When considering home decor ideas, include front door ideas too. As even the most welcoming front door can lose its wow factor if it’s not protected from the elements.
‘To achieve a look that lasts, you’ll need an exterior paint that has a UV-resistant formula and provides protection against cracking, flaking and peeling,’ says Sue Kim, senior colour designer at Valspar.
The colour you choose to paint your front door is vital as a welcome to you and your guests. According to a study by Dulux Weathershield, it only takes 10 seconds for people to make a judgement about you when they see your front door.
There are so many colours to suit modern homes, how can you narrow down the options?
While red suggests a passionate and dynamic homeowner, black is favoured by those who want to give off an air of power and prestige. It’s also preferred by those who want to maintain a sense of mystery!
Green denotes a calm personality and complements the outside world with its strong connections to nature. A calming teal front door, with its year-round summery vibe, will bring your front garden back to life through the bare winter months, according to the Dulux colour experts.
For those feeling brave, statement front doors are one of the hottest trends and bright yellows are perfect for creating a warm, welcoming entrance and setting your house apart from the rest.
Consider the character of your home and the materials it’s made from too, so that your door colour acts as an accent to the rest of the exterior.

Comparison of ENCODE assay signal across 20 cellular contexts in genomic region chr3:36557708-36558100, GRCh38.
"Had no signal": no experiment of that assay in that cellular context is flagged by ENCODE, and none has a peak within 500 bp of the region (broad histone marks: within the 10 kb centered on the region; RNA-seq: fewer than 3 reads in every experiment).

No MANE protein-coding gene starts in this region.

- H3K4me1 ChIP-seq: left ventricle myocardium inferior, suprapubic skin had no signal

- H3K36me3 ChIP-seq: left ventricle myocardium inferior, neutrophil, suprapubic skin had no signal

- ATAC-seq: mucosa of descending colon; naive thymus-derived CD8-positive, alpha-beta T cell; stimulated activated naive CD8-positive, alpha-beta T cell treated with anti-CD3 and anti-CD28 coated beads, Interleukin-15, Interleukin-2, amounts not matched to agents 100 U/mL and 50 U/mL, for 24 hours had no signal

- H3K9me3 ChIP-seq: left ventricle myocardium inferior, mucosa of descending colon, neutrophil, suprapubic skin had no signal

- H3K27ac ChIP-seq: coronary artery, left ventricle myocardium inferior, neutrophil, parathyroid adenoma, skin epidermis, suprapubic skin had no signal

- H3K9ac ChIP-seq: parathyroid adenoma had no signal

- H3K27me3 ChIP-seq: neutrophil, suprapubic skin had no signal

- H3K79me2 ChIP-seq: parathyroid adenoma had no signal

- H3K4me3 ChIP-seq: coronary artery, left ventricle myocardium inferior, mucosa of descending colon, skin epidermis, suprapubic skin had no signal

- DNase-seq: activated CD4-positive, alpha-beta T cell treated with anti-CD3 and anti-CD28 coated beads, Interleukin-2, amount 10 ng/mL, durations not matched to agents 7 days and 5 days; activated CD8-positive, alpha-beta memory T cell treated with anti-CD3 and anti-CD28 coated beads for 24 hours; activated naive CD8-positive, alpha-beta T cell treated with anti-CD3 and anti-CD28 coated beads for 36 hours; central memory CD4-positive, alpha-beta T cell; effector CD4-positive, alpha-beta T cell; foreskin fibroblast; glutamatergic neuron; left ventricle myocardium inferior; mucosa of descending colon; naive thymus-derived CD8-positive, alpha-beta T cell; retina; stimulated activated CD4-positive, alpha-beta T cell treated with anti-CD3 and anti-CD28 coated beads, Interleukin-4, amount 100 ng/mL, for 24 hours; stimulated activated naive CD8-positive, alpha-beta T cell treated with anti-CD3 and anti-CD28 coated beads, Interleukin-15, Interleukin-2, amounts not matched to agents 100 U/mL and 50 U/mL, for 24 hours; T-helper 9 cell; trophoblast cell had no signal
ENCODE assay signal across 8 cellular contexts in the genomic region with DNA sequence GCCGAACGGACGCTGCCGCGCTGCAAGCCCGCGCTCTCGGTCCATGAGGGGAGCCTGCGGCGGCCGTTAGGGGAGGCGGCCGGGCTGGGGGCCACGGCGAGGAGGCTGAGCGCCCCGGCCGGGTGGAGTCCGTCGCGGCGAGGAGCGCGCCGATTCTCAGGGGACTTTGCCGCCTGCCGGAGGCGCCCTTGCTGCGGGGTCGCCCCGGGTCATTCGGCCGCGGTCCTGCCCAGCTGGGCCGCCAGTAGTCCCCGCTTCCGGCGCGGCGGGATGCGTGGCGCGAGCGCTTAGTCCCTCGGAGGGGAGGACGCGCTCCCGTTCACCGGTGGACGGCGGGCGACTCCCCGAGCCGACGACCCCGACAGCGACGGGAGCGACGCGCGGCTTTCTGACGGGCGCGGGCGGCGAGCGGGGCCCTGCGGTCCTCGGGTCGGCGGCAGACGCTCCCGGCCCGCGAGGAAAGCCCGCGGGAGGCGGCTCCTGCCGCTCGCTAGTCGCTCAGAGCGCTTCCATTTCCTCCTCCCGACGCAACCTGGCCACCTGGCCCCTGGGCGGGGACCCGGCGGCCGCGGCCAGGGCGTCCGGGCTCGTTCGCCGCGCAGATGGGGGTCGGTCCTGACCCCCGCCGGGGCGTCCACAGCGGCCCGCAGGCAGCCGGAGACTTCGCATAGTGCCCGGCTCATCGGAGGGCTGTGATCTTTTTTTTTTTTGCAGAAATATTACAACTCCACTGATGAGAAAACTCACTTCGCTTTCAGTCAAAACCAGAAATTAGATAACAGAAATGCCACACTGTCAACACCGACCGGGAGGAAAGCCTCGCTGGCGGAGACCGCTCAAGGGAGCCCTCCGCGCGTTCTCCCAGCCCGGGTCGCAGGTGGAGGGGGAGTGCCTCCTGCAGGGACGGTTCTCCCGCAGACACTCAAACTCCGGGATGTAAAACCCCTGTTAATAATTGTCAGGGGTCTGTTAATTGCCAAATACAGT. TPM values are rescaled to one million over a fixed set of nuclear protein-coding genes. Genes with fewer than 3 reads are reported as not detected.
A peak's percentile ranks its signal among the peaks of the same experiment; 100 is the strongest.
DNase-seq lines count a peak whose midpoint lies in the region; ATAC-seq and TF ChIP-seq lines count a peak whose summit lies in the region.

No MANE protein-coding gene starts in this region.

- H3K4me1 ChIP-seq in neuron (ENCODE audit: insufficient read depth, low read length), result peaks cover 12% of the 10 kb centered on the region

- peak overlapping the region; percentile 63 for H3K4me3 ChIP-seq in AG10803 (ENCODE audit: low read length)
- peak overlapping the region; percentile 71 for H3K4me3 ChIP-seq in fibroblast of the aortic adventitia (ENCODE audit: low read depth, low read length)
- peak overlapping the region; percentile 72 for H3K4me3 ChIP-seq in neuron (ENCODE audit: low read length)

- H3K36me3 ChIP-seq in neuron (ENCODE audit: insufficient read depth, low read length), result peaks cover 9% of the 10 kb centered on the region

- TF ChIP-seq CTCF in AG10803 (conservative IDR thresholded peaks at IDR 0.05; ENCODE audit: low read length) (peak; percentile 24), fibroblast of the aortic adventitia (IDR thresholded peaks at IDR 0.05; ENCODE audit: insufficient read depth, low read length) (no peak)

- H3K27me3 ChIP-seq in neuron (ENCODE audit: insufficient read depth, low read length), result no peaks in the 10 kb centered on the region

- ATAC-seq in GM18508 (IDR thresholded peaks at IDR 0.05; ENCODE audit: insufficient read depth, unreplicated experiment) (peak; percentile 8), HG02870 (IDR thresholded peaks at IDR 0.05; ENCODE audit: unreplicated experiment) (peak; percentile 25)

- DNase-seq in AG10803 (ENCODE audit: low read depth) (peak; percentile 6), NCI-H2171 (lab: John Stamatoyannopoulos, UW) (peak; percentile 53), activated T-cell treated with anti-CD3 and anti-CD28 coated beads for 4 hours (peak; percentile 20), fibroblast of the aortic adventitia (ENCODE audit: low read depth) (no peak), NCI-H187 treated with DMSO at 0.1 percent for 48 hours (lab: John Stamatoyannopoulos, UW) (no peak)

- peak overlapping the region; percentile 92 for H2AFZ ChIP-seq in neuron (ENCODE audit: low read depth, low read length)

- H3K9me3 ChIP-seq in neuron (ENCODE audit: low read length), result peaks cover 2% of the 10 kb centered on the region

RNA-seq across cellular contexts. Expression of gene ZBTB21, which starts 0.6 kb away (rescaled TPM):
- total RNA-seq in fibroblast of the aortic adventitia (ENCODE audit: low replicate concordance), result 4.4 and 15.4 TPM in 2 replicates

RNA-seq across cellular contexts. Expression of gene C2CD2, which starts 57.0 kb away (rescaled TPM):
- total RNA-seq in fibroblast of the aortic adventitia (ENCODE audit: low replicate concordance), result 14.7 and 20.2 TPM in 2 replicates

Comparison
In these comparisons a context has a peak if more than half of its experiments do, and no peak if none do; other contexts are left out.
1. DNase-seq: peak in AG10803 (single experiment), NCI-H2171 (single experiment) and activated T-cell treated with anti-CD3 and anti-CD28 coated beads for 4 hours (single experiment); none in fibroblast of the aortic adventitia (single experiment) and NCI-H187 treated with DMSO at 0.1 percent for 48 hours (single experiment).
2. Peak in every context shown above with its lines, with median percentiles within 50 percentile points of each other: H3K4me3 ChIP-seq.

‘If you have a period property, you may decide to go for a classic colour such as grey or black, or a soft tone such as Sung Blue,’ says Jessica Plateo, marketing manager at Craig & Rose. ‘That’s not to say that bold, unorthodox choices don’t work here – they often do – but that will come down to how much of a statement you’re intending to make'.
INTO THE DEEP
It is all about pairings with smart deep blue shades – and we suggest you go for matt black or brass hardware for maximum effect.
Get the look: Scotch Blue in full gloss, £64 for 2.5ltr, Colour by Nature exterior collection by Farrow & Ball x Collagerie
TO BOLDLY GO
You may be thrilled with the new look you have planned, but others may not be. ‘If you’re going for an exceptionally bright or bold colour, it’s good etiquette to mention this to your neighbours first,’ advises colour expert Annie Sloan. ‘Also, make sure you’ve checked local planning restrictions, especially if your home is in a conservation area or it’s a graded property.’